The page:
ACE Inhibitors Help All Heart Patients
Even Those With Moderate Risk or Already on Other Medications May Benefit, Study Shows
Aug. 10, 2006 - Even moderate-risk heart patients already taking other
medications to protect against heart attacks and strokes can benefit from
adding an ACE inhibitor to the mix, a new analysis finds.
Researchers concluded that for every 1,000 patients treated with an ACE
inhibitor for 4.5 years, 21 serious events such as heart
The analysis appears in the Aug. 12 issue of The Lancet.
ACE inhibitors are a class of medications widely prescribed for patients
failure and for other high-risk heart patients, such as those with
Heart failure means the heart muscle's pumping strength has weakened. There
are a number of causes for heart failure; having a heart attack is one.
It has been unclear if these drugs benefit patients who do not have heart
failure but have atherosclerosis (hardening of the arteries), with a
moderate-to-low risk of having a heart attack or stroke.
Three large studies conducted since the mid-1990s attempted to answer this
Revisiting the Data
Two studies found ACE inhibitors helped protect moderate-risk patients with
hardening of the arteries, but not heart failure. One found no benefit.
In an effort to make sense of the seemingly paradoxical findings,
researchers combined and reanalyzed the three trials, known individually as the
HOPE, EUROPA, and PEACE studies.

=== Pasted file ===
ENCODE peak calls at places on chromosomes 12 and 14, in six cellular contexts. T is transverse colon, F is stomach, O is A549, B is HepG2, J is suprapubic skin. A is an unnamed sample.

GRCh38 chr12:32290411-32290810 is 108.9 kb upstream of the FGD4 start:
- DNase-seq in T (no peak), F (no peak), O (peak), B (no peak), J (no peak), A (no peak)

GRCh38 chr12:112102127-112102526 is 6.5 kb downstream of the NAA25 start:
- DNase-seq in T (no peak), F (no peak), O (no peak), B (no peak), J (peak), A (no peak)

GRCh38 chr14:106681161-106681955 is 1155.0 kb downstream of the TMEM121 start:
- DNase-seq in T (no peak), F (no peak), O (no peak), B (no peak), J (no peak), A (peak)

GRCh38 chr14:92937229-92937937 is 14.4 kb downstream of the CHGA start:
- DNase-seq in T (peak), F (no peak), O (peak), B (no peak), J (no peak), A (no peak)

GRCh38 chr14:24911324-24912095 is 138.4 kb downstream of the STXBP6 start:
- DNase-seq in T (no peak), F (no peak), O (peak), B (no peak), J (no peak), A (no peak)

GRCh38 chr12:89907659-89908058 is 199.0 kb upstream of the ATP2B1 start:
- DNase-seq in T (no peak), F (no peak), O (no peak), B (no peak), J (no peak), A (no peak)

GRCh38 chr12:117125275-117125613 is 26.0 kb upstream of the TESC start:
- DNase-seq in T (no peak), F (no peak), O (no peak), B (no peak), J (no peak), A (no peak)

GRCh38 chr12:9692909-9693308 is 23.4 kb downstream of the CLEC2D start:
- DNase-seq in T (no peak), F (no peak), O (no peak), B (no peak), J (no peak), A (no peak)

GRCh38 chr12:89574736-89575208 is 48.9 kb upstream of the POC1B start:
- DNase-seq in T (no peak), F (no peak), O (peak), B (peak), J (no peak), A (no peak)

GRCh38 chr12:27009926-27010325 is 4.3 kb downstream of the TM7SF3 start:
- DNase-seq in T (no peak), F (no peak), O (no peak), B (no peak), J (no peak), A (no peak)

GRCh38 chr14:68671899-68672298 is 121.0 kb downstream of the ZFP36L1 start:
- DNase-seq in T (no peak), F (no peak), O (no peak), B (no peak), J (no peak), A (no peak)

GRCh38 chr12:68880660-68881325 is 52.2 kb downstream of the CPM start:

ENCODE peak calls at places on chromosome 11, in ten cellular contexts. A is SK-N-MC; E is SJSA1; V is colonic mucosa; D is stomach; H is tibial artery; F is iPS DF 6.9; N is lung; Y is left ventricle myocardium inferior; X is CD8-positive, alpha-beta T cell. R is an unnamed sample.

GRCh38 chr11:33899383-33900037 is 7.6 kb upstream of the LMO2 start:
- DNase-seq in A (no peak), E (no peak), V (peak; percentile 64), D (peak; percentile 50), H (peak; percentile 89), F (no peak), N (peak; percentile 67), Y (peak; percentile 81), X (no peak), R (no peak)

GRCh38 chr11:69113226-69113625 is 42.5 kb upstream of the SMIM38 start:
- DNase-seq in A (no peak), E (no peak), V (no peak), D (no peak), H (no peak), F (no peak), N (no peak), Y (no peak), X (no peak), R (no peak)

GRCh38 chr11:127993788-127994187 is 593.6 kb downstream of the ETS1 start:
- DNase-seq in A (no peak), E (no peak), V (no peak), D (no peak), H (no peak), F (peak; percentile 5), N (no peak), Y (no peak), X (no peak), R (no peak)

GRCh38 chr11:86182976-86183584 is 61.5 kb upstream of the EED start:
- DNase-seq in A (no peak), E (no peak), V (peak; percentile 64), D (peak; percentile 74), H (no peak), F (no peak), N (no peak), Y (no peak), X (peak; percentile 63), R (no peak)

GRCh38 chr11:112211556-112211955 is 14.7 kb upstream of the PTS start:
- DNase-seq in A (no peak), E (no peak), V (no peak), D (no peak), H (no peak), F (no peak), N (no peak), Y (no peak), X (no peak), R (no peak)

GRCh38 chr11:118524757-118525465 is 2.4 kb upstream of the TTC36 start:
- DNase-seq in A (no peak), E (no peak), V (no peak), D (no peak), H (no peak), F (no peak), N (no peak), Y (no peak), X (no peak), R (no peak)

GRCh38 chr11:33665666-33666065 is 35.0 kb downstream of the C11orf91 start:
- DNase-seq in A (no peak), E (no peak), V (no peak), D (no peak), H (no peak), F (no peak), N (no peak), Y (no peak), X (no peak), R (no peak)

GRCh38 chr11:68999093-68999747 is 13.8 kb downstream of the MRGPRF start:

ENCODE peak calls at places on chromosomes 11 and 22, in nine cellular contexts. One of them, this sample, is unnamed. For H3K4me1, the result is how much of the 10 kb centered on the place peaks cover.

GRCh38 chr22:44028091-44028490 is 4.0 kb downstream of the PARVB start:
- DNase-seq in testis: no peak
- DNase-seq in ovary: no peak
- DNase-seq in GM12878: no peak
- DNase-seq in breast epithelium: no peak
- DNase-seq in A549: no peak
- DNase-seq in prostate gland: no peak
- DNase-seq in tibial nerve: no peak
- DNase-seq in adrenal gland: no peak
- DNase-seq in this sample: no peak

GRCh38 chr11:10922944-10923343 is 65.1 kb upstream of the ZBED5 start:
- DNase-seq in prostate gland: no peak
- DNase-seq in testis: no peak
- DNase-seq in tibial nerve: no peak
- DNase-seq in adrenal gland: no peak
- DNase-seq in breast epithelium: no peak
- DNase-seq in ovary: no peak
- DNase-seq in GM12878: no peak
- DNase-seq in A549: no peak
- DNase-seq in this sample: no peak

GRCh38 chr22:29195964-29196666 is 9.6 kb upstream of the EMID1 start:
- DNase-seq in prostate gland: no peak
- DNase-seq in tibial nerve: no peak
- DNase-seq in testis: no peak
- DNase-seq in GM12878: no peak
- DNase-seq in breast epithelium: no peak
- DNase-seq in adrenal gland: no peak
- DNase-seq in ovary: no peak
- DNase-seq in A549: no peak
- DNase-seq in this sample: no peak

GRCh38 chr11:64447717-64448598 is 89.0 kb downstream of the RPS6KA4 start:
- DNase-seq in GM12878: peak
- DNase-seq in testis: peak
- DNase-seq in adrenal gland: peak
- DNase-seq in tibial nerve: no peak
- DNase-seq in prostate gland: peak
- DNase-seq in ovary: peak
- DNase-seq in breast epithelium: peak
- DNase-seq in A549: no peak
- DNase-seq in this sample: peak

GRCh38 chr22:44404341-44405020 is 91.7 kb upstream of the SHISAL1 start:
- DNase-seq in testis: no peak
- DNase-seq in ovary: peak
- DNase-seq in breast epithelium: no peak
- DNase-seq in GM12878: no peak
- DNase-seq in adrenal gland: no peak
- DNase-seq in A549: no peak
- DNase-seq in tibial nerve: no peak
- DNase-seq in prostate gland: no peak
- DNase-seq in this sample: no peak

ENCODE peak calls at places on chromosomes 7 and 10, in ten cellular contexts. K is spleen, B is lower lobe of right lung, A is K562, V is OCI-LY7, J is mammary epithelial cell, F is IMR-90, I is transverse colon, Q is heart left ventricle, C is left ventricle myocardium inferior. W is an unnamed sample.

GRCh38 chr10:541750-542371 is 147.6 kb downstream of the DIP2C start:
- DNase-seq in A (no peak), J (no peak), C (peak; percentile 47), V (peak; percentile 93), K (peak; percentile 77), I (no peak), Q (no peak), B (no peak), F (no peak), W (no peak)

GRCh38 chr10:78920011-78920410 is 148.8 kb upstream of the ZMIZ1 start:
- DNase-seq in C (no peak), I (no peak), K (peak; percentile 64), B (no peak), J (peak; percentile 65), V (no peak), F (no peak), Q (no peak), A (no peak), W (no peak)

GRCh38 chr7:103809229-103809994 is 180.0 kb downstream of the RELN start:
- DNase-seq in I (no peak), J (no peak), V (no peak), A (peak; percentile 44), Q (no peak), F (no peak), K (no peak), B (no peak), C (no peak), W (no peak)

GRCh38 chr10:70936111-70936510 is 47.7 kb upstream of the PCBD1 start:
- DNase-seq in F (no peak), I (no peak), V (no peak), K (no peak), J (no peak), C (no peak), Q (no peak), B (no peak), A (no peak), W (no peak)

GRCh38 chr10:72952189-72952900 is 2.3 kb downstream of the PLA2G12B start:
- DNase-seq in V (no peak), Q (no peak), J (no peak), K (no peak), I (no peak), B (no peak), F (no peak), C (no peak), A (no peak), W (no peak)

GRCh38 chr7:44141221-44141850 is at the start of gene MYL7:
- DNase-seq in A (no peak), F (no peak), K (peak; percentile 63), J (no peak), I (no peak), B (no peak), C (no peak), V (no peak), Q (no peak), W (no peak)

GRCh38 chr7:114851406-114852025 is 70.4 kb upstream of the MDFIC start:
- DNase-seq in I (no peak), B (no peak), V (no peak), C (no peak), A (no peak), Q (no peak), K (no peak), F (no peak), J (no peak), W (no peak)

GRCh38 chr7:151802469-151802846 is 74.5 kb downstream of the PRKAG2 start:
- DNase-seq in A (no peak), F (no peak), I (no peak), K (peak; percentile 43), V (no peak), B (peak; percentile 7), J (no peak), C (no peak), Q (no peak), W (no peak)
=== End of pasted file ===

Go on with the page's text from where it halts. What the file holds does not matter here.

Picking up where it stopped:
The researchers concluded that the addition of an ACE inhibitor reduced the
risk of death from any cause -- heart failure, heart attack, or stroke -- even
among very low-risk patients and those taking other heart-protecting drugs like
low-dose aspirin, cholesterol-lowering statins, and beta- blockers.
"Even the low-risk patients with heart diseasein
these trials benefited," Gilles R. Dagenais, MD, one of the researchers,
Analyzing the Benefits of ACE Inhibitors
The new analysis conflicts with the finding of the PEACE study
investigators, who concluded ACE inhibitors were no better than a placebo for
lowering the risk of heart attackin
patients with stable coronary artery disease already taking other
At the time, PEACE researchers suggested the lack of benefit could be
explained by the fact that their study included lower risk patients than the
other two trials, and that more of their patients were taking statins to lower
their LDL "bad" cholesterol.
But when Dagenais and colleagues controlled for these differences, they
concluded this was not the case.
They found patients who had a very low risk of having a heart attack or stroke-- even
those whose risk was as low as 1.7% per year - lowered the risk even further
when they took an ACE inhibitor.
"The use of ACE inhibitors should be considered in all patients with
vascular disease [atherosclerosis] as long as they can tolerate these agents
and the absolute benefits are judged to be valuable," they write.